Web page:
Phiten Power

These titanium products are gaining popularity, thanks to word-of-mouth advertising, and celebrity endorsements

October, 2006

Phiten Hawaii started out six years ago selling products off a small table at Shirokiya in Ala Moana Center. It’s since grown into a $150,000-per-month business, fueled by demand for its line of titanium products. Now located on the ground floor of the Pacific Guardian Tower, Phiten Hawaii has come a long way from its humble beginnings.

“It’s neat how they’ve grown from a little table, it’s just a huge turnaround,” says Channing Yoshizawa, manager of the lifestyle department at Shirokiya. Yoshizawa has seen Phiten’s area in the store grow from a single six-foot-long table to a couple of tables, and finally to it’s own large corner of the department in the section that features interactive demonstrations of various health and wellness merchandise.

Phiten offers a wide array of products, ranging from necklaces and bracelets to clothing and customized jewelry. Each of its products contains a water-soluble form of titanium, which is inserted into the products through a special washing procedure called “Phild-processing.” These items are supposed to improve blood circulation as the titanium, which has been given an electrical charge, stabilizes the body’s electrical current. As Phiten Hawaii’s general manager Paul Vaughn explains, the process is similar to adjusting a problem with cable television reception: If the picture is fuzzy, the problem can be fixed by stabilizing the cable in the back of the TV so that the picture becomes clear again.

“Your body is flowing with an electrical current, or energy,” Vaughn adds. “A lot of times, when an injury occurs, the injured area is a disturbance [to the current’s flow], so the product, when applied, helps the blood circulate quickly, and relieves pain.”

Vaughn and his sales associates utilize a before-and-after experiment to help customers test out Phiten’s various products. The demonstrations involve the customer describing his or her ailment and location of the problem, and then performing a motion that causes pain. Then, the product is applied and, when the customer repeats the same motion, they should notice less pain and increased range of motion.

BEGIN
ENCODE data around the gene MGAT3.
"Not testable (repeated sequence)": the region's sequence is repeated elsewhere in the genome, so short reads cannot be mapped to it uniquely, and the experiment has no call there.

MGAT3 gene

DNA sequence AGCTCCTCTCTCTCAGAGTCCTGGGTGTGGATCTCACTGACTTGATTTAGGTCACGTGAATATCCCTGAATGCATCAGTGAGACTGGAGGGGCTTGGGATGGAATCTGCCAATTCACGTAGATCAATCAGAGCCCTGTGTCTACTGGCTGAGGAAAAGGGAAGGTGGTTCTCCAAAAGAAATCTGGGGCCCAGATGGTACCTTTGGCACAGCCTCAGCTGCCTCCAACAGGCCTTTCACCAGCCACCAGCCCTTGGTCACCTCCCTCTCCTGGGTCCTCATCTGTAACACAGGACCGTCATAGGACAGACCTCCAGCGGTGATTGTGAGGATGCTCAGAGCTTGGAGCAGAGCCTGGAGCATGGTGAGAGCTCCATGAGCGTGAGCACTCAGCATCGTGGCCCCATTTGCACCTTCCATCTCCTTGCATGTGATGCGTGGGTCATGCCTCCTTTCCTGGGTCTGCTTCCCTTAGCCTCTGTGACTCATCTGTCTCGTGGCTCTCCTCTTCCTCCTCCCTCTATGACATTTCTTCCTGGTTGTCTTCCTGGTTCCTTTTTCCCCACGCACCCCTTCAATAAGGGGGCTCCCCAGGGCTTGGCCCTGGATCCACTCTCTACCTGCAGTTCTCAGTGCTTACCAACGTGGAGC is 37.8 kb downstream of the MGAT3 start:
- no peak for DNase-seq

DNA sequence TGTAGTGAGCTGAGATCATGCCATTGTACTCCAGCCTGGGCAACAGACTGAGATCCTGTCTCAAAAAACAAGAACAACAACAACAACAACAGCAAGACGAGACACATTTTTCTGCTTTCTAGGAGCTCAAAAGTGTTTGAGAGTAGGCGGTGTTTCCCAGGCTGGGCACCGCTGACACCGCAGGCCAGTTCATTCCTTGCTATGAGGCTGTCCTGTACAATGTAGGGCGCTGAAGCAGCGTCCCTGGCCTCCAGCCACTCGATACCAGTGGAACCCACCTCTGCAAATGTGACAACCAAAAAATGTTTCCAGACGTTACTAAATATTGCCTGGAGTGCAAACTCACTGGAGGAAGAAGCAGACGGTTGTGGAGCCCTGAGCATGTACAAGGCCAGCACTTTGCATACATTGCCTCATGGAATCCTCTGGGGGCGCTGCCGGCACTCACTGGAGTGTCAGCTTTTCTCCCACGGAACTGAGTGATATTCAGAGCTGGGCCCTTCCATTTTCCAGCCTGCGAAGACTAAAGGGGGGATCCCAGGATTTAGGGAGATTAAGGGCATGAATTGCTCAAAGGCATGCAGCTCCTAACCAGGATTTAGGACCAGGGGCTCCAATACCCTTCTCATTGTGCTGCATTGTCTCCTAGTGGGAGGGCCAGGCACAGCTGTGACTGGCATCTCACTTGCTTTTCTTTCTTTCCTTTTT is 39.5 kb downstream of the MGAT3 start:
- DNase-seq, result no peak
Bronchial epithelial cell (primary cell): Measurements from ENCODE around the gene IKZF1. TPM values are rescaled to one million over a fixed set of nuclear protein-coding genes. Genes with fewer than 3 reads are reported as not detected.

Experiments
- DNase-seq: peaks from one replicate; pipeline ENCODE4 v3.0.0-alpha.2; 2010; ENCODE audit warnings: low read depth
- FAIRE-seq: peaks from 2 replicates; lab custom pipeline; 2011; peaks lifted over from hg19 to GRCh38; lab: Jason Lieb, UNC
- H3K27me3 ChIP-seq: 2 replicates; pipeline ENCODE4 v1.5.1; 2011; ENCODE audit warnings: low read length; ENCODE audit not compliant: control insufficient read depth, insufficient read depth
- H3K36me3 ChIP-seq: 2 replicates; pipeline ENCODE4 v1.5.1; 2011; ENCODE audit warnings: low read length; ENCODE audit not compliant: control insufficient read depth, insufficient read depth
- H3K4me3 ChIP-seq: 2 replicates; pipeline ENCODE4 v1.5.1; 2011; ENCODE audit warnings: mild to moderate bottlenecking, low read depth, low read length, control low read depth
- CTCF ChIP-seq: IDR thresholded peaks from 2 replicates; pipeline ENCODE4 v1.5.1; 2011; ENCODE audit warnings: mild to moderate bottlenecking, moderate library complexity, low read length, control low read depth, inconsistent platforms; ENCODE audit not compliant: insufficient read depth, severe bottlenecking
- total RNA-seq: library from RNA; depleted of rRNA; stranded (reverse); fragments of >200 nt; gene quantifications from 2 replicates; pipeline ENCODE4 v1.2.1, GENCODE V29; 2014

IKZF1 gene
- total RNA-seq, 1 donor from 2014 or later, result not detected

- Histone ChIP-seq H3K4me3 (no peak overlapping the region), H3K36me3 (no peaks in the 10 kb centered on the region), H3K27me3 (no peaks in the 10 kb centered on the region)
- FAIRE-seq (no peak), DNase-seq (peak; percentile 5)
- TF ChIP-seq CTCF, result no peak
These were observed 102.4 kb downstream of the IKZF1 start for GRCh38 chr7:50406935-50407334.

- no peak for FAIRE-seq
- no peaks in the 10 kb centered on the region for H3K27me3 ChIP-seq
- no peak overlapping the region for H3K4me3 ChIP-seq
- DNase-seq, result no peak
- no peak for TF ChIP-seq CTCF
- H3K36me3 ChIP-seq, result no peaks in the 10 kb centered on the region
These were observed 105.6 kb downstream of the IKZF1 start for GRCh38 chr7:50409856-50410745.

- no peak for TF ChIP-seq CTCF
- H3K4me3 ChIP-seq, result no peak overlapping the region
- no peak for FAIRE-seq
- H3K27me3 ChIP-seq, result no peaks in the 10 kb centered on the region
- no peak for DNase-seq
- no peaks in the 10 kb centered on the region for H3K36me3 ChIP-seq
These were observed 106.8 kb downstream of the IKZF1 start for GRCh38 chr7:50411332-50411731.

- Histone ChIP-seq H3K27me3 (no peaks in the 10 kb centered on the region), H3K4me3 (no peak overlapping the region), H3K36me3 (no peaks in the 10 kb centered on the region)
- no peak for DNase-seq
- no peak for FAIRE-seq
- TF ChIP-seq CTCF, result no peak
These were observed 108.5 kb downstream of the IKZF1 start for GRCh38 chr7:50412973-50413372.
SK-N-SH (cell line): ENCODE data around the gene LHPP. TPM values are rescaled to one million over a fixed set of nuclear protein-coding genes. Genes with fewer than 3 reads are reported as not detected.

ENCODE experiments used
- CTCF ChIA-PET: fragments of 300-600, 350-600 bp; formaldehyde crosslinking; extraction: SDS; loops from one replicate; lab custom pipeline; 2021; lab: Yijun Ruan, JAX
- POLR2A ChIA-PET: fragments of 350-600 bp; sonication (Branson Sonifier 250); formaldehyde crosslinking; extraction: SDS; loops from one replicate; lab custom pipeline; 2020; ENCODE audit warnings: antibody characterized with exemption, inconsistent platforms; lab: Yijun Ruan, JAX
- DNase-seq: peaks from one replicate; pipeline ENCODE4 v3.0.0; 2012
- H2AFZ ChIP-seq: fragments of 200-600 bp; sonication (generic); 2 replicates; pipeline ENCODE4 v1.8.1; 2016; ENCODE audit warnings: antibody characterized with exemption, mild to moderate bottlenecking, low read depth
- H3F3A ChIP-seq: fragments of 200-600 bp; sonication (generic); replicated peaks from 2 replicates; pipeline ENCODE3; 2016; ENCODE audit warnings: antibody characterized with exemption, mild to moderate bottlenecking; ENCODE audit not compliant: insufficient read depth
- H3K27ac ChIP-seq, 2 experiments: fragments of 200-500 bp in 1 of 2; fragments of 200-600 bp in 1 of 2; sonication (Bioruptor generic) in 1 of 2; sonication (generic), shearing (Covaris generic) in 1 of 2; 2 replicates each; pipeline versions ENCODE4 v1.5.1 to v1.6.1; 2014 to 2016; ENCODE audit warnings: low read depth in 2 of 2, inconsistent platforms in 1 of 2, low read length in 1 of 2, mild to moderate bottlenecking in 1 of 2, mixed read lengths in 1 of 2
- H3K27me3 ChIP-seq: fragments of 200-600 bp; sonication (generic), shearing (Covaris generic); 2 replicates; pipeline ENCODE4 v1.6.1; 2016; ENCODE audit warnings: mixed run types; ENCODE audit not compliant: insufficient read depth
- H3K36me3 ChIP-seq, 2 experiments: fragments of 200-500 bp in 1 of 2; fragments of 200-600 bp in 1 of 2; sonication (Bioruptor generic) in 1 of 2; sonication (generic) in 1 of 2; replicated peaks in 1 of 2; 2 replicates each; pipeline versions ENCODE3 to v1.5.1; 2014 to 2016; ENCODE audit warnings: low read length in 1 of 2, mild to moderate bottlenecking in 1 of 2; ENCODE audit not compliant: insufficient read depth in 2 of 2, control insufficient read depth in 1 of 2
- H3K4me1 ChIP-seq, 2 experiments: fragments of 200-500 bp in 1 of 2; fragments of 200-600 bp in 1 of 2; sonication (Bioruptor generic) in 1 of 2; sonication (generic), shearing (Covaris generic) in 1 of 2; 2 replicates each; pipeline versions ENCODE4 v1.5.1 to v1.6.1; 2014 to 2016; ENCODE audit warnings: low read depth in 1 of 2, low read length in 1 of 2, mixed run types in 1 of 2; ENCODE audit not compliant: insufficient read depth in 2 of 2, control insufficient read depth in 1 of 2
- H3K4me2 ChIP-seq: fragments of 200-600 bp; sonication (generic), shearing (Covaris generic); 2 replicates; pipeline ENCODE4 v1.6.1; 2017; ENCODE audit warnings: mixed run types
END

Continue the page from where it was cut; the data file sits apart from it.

“You can tell people [about the products], but they don’t know how special it is until they actually use it,” Vaughn says.

When this technology originated in Japan nearly 20 years ago, the products were only available to the wealthy. However, over the past 10 years, Phiten has reached the general public through word-of-mouth marketing and hands-on demonstrations. Japan-based Phiten Co. Ltd. now operates 150 corporate stores worldwide including 143 in Japan, three in the U.S. (Hawaii, Washington and California); two in Korea and one each in Taiwan and England. Vaughn says Hawaii is the best performing U.S.-based store. In 2005, Phiten Hawaii accounted for 45 percent ($1.35 million) of Phiten USA’s $3 million in sales.

The Warrior Connection

Here in Hawaii, Phiten has teamed up with local college athletic programs to help advertise its products. In a straight-trade deal, the University of Hawaii-Manoa receives products from Phiten—everything from necklaces to titanium-infused tape and therapy lotion—in exchange for signage at the schools’ athletic venues. The most prominent of which are the two 30-foot-tall banners that adorn both foul poles at UH’s Les Murakami Stadium.

“It’s been a fantastic relationship,” says UH associate athletics director John McNamara of the Phiten deal. “They’ve been not only a great medical partner, but also a great marketing partner. Our sports medicine staff feels strongly that Phiten products benefit our student athletes.”